In addition to writing award-winning jingles — in the early 1980s, a commercial he did for a local car dealership was honoured internationally, beating out an ad written by John Cleese of Monty Python-fame — Gregorash also found himself behind a microphone again, first as the morning radio host on KY58 and later on CKIS 97 FM. In 1986, when the producers at CKY-TV were trying to come up with a replacement for Funtown, a long-running, noon hour program that starred ventriloquist "Uncle" Bob Swarts, they approached Gregorash, asking if he’d be interested.

"I refer to S’kiddle Bits as a second childhood with pay," Gregorash says, mentioning as much as he enjoyed coming up with skits and parody songs for the show — ask him about Garbage in the Morning, a ditty about trash collectors that mimics the Merrilee Rush hit Angel in the Morning — it was the relationships he formed with his viewing audience that made the show so rewarding.

"Every so often I’d get a letter from a mom or dad, telling me about what their son or daughter was going through, sometimes bullying, other times cancer," says Gregorash, a father of three whose daughter Kayleigh died in 2008, following what he calls a catastrophic brain stem bleed. (After pausing for a few seconds, he says Kayleigh is "right here" every time he performs, tapping his right shoulder.)

"One time a mother wrote to me about her daughter who was a fan of the show, but was being made fun of at school because she’d lost all her motor skills, and had to learn how to do everything — walk, run, tie her shoelaces — again. Not only did I give her a shout-out on S’kiddle Bits, wishing her well, but 20-odd years later I was invited to sing at her wedding."

 

THE NEW, OLD WEDDING SONG

Gregorash's debut album earned him a Juno for most outstanding vocal performance in 1972. (Supplied)

Gregorash's debut album earned him a Juno for most outstanding vocal performance in 1972. (Supplied)

In 1970, a year before North Country Funk hit record shelves, Polydor Records released the single Tomorrow, Tomorrow, a song Gregorash had co-written with Norm Lampe. Five years later, when his buddy Brian McMillan was getting married, Gregorash sang a reworked version of Tomorrow, Tomorrow during the wedding ceremony. That was the last the world would hear of the ditty, right? Wrong.

In 1982, by which time Gregorash was hosting a radio morning show, his station manager Peter Grant asked him if he’d be interested in recording a new single with all proceeds going to the Children’s Hospital Foundation of Manitoba. By all means, Gregorash replied. Within a few days he’d come up with a new composition, Love Will Bring It Together, featuring a reggae beat. That’s great, Grant told him, but they were going to need a second number for the flip side.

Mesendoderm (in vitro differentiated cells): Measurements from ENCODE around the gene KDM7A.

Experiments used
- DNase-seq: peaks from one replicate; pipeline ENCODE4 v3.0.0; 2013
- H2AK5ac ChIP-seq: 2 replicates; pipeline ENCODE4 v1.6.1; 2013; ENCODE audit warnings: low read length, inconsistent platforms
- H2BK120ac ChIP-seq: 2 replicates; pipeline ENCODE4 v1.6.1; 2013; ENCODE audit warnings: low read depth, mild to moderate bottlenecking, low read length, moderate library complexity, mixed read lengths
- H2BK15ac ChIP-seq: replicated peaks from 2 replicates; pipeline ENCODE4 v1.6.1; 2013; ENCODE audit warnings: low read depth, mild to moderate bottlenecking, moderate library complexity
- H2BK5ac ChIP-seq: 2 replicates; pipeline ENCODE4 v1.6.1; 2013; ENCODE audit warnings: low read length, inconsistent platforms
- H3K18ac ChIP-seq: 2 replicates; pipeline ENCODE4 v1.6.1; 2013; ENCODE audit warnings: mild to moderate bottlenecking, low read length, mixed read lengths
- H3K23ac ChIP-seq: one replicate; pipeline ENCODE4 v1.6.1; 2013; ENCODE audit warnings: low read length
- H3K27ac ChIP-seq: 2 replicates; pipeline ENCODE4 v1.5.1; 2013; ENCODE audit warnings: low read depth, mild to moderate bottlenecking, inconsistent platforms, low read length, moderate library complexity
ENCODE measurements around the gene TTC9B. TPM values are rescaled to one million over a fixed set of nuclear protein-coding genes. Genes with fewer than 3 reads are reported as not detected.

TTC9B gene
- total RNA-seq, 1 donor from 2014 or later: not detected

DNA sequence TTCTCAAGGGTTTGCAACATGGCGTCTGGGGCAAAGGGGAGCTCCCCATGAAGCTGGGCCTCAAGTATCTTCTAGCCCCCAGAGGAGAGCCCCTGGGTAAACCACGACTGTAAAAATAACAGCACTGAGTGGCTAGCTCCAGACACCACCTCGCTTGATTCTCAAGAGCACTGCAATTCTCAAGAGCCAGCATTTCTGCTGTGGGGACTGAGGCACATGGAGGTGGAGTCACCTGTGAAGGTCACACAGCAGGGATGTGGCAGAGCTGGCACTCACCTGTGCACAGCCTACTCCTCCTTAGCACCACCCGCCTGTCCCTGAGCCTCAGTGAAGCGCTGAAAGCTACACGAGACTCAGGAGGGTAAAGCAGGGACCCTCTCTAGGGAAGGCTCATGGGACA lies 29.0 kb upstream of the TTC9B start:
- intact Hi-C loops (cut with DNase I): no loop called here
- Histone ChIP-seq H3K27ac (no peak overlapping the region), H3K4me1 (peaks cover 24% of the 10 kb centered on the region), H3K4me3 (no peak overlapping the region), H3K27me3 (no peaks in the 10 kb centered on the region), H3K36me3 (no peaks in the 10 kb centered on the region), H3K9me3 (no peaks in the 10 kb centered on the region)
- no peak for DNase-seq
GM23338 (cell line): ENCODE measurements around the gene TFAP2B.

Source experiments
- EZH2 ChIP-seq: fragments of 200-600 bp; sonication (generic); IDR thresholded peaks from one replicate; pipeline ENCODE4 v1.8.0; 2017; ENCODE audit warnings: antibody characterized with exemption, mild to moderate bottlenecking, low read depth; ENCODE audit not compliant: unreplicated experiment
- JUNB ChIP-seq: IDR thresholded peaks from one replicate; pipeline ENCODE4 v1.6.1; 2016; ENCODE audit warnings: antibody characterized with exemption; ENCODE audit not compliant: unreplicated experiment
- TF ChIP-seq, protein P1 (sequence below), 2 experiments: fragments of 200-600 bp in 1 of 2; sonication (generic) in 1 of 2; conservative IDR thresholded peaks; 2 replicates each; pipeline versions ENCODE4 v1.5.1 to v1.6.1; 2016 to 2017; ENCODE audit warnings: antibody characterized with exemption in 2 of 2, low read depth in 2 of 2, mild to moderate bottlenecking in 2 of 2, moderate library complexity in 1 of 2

"Craig Fotheringham was the producer and I remember sitting in the studio with him, singing song after song, and him going, no, no, no," Gregorash says. "Finally I said, ‘You know, there was this one song I sang in church in 1975 that got a good reaction. What if I sing that for you?’ After I was done there was silence for about 10 seconds. Then Craig leaned forward in his chair and said (bad word) man, that’s a hit.’"

Fotheringham was right, of course, only it took five years for his prophecy to come true.

In 1987, after a DJ in Ottawa began spinning an old copy of Together (The New Wedding Song), which caused the phone lines at his station to go berserk from listeners wondering where to get a copy themselves, Attic Records agreed to re-release the tune. Good move that: within weeks, the single sold 50,000 copies, hitting No. 1 in markets from coast to coast.

"For a person who thought his recording career was a thing of the past, that was pretty special," Gregorash says, noting he can’t count the number of times people have stopped him to say they walked down the aisle to his song. "Somewhere in my house I still have a memo that was passed along to me by a radio guy from Alberta. He said a woman in Calgary had written him, saying she was driving to work when Together came on the radio. She immediately pulled over and started to weep, she was so happy she’d finally found the perfect song for her daughter’s upcoming wedding."

 

BACK TO THE FUTURE

Gregorash with a picture of the Mongrels, his first band from the ’60s. (Ruth Bonneville / Winnipeg Free Press)

Gregorash with a picture of the Mongrels, his first band from the ’60s. (Ruth Bonneville / Winnipeg Free Press)

Currently in rehearsals with a crack band led by musical arranger and keyboardist Rick Boughton, Gregorash, who regularly emcees shows at the Regent Casino Event Centre, isn’t sure whether his upcoming concert will be a one-off or the start of something bigger. He dreams of putting together an unplugged show, an intimate production that would cater to 150 people tops, but if the opportunity presented itself to play more halls in Western Canada, perhaps in tandem with other Canadian acts from his generation, that’d be great, he says.

"Or if turns out next week’s show is it, that’s OK, too," he continues, adding he’s still getting the hang of social media, now that he has a Twitter and Facebook account to maintain. "Look, I know I didn’t have the musical career that Bachman or Cummings did but I’m fine with that. I’m good with my little pee in the ocean. Besides, this show isn’t about a comeback, it’s about getting back to my first love, which is entertaining. I think it was Garth Brooks who said hearing the applause and laughter from the audience is like a drug. It really is. It’s a wonderful drug."

 

david.sanderson@freepress.mb.ca

David Sanderson

Dave Sanderson was born in Regina but please, don’t hold that against him.

Read full biography

History

Updated on Friday, January 31, 2020 at 7:27 PM CST: Fixes typo.